“Now the neighbors will start to stick their nose into your business. Who enters the house, who leaves, what time do they come home, and when do they leave – everyone will give thought to your every little action. If they see something they don’t like, you can be sure they will report it to the landlord”, she says.
“I’ve had to call my landlord a few times and warn him before hand that my brother or my father was coming to see me, and that he should make sure that the neighbors don’t come by, pretending to need to take a look at the gas meter, as if they were workers of the company…!”
Ilknur says that these problems are all linked to the fact that in Azerbaijan, society has, as of yet, not come to think of women as individuals.
“In Azerbaijani society, a woman is always ‘someone’s mother’, ‘someone’s daughter’, ‘someone’s sister.’ She is never her own, she is never a free individual. She cannot have a personal life, dreams or passions.”
, Vetoes, Complaints
Shabnam Sabirli has been living in Baku for the past 6 years – first for schooling, then for work. She says she has been on numerous occasions offended by the behavior of both landlords and brokers.
She says that because she lives on her own as a woman, her landlords have historically been unconcerned with daily problems that she might encounter around the house.
“Because you don’t have someone to look out and defend you, they don’t really care about your problems. You generally have to take care of everything by yourself.”
Sabirli also bemoaned the seemingly endless amount of limitations placed on her by her landlords.
“They sometimes try to intimidate me, and tell me that I can’t bring anyone home with me – neither friends nor male acquaintances nor relatives. They tell me, ‘we only allow well – brought – up girls into our house…’ “
Shabnam added that when men or boys try to rent out apartments for themselves, they don’t encounter as many problems and limitations.
“In this society, a girl must be ‘pure’. She cannot be a social activist, and she can’t come home late. These are the boundaries that men have placed on women over the centuries”, she says.
Fear and Intimidation
Shabnam’s roommate, Zulfiyye Safkhanova, also spoke of an incident that recently took place.
“A neighbor that I had been in the habit of saying hello to when we passed started banging on my door one night. When I opened the door, I saw that he was inebriated. He wouldn’t let me close the door and he asked for my friend’s telephone number. I shouted and the neighbors came quickly.”
Zulfiyye added that this event highly frightened her, and she hasn’t been able to forget it since. After the event, she and her roommate felt uncomfortable in their home, and had to move.
“When you live alone, people even consider you homeless. They don’t understand that you want to live by yourself for your own comfort.”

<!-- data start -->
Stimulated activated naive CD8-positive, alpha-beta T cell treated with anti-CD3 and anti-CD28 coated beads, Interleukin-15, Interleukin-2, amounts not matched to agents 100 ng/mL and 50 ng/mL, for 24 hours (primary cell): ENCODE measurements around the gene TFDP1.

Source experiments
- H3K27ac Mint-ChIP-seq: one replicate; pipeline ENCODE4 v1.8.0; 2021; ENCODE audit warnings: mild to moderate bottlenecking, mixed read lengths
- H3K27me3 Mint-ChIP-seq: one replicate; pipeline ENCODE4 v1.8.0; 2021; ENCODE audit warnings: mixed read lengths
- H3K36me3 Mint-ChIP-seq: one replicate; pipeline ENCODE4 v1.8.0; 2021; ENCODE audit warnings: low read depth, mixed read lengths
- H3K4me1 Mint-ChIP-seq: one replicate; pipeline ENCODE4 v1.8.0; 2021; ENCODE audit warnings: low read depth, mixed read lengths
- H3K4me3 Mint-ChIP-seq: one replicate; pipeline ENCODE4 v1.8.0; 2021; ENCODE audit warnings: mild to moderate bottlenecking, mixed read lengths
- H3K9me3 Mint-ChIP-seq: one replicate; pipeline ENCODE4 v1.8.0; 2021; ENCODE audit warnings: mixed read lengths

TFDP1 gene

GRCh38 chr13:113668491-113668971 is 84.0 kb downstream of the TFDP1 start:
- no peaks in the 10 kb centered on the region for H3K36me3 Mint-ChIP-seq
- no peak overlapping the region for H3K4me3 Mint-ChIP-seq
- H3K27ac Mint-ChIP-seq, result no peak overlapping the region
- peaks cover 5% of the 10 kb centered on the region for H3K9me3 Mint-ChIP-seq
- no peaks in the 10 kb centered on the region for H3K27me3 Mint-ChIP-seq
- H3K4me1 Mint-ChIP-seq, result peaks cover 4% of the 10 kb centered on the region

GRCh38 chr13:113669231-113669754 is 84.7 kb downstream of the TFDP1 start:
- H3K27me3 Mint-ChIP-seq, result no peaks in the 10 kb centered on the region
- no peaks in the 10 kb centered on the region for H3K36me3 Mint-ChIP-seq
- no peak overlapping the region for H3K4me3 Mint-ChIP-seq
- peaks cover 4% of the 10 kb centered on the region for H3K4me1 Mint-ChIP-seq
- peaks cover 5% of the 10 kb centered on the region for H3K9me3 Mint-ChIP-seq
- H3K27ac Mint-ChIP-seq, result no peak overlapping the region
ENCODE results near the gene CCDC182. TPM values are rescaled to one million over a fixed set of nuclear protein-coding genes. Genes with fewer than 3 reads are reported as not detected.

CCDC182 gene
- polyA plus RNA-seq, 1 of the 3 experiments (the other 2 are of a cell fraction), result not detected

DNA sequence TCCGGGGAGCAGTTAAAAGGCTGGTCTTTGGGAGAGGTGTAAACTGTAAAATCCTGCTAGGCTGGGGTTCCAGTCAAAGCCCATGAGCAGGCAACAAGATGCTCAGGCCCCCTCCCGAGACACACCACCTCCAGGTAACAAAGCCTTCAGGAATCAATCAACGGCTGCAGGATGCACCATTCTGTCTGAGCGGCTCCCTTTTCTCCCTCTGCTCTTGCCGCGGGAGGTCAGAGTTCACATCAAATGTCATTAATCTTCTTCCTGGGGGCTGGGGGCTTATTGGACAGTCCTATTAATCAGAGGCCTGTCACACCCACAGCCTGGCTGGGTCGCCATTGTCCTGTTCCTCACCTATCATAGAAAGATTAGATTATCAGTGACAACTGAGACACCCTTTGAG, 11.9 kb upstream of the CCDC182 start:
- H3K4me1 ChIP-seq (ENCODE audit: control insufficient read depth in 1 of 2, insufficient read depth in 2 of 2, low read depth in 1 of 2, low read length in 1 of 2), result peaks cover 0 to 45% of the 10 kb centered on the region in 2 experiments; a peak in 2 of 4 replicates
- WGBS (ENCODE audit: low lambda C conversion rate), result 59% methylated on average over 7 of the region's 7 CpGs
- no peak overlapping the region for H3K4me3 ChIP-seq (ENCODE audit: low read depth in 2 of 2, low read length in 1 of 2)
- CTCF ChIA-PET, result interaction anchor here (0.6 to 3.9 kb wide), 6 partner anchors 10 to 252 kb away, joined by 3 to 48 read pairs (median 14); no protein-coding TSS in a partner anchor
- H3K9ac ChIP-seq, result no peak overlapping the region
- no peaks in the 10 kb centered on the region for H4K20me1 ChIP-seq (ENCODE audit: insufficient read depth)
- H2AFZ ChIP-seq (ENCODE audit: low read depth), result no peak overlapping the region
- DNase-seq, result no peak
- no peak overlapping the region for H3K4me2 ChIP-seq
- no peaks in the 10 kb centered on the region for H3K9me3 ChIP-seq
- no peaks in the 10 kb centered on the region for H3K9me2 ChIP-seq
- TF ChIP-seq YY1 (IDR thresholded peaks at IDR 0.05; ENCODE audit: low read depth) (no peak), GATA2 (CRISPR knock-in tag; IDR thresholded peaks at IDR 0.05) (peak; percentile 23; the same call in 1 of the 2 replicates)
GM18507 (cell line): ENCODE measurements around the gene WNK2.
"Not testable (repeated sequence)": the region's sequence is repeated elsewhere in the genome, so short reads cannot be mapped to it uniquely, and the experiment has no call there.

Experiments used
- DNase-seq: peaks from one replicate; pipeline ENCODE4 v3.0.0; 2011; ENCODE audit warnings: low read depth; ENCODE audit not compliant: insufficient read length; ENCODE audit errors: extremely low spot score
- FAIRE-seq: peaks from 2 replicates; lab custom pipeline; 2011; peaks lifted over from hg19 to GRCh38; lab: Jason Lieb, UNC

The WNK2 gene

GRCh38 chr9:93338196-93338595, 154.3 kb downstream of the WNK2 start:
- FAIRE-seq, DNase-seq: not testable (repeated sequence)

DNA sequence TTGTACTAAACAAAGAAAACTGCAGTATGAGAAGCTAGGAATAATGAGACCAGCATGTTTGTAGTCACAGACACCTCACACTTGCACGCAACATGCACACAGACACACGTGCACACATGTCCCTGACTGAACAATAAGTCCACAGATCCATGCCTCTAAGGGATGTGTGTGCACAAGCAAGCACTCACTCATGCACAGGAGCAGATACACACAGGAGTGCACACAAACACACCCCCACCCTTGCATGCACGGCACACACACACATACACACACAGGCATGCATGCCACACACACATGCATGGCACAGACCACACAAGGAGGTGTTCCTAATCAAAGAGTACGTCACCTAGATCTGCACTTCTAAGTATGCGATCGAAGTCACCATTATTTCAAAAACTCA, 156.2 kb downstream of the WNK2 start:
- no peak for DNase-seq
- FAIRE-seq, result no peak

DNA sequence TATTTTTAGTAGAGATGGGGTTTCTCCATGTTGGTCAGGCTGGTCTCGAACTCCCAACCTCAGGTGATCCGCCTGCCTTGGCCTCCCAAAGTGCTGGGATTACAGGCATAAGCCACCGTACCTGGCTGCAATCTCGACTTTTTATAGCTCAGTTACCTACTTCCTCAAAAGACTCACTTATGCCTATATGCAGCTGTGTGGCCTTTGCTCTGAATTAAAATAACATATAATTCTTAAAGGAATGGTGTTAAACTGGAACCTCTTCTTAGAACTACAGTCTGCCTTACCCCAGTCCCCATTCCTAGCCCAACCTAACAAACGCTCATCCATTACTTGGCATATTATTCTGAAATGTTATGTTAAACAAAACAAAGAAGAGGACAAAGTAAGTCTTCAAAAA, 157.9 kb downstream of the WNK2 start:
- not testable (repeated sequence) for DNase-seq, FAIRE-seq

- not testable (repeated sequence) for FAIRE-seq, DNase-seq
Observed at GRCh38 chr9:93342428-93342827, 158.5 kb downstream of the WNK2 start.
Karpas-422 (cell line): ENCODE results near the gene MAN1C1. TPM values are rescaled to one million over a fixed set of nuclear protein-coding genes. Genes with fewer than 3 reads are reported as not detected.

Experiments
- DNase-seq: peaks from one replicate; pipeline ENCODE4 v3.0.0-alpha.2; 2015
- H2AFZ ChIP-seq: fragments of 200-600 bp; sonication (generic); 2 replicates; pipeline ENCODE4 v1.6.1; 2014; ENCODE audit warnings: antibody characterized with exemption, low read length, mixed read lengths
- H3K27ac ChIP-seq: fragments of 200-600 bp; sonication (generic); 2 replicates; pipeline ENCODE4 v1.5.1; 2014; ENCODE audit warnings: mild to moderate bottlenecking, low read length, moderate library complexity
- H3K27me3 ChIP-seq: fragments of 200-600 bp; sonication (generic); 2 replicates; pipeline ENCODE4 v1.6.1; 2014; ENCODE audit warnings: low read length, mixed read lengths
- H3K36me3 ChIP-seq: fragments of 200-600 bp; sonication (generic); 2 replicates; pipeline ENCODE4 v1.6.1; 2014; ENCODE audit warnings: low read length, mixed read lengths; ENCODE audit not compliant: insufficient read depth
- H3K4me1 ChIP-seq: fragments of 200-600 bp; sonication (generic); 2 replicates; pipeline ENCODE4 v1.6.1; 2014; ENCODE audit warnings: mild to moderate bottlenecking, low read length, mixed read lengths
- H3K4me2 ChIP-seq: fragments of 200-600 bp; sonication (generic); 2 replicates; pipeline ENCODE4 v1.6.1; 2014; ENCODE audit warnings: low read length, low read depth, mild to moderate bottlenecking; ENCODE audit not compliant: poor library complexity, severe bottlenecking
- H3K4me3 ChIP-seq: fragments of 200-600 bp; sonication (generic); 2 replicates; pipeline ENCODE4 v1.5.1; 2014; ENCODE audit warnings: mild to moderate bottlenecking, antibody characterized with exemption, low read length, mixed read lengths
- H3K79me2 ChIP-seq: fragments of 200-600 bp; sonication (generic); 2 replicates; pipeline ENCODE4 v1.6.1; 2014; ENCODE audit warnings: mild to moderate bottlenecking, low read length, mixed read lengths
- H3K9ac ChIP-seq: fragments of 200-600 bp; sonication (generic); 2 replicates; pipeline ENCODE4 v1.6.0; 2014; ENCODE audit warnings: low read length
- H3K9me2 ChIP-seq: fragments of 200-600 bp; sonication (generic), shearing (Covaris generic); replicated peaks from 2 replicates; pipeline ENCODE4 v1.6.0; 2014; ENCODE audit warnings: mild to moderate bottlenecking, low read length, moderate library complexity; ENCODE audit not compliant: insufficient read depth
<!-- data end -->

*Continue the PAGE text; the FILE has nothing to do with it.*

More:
Why should a woman live by herself?”
Brokers who agreed to speak to the BBC Azerbaijani Service confirmed that most of them would be unwilling to rent out an apartment or house to a single woman. Broker Mehriban Khanim says that women who want to live by themselves “live a light-hearted, amoral lifestyle” and asks why should a woman live alone.
“Why should a woman live alone? Why would she want that? Does she not have a husband, brother, mother or father?!”
Tabriz Dedejanov from Creative Group Property and Real Estate says that it is mostly the landlords that place these criteria, the reason being that, according to them, “some women have an illegal lifestyle…”
He says that his agency always asks single women questions such as where they work, where they currently live and whether or not they have a family.
Political attention needed to solve the problem
Women’s rights defender Leyla Hasanova says that that it’s not just a problem for single women – but a problem for unmarried people in general. Though the problem is especially visible when it comes to questions of gender and sexuality.
According to her, Azerbaijani society looks at single and unmarried individuals as wild cards, and perhaps slightly dangerous to society.
“Either women are not allowed to rent houses by themselves, or they have 100 conditions put on them. Because landlords think with their patriarchal mentalities that it is abnormal for a woman to live by herself, and that it is not a normal or acceptable lifestyle”, says Leyla, who has only rented out apartments to girls in the past who have provided a letter of permission from a male family member, be it a brother, father or someone else because “renting out to a woman without a letter from her family can lead to a whole slew of problems.
This article was originally published in Azerbaijani by the
BBC Azerbaijani Service.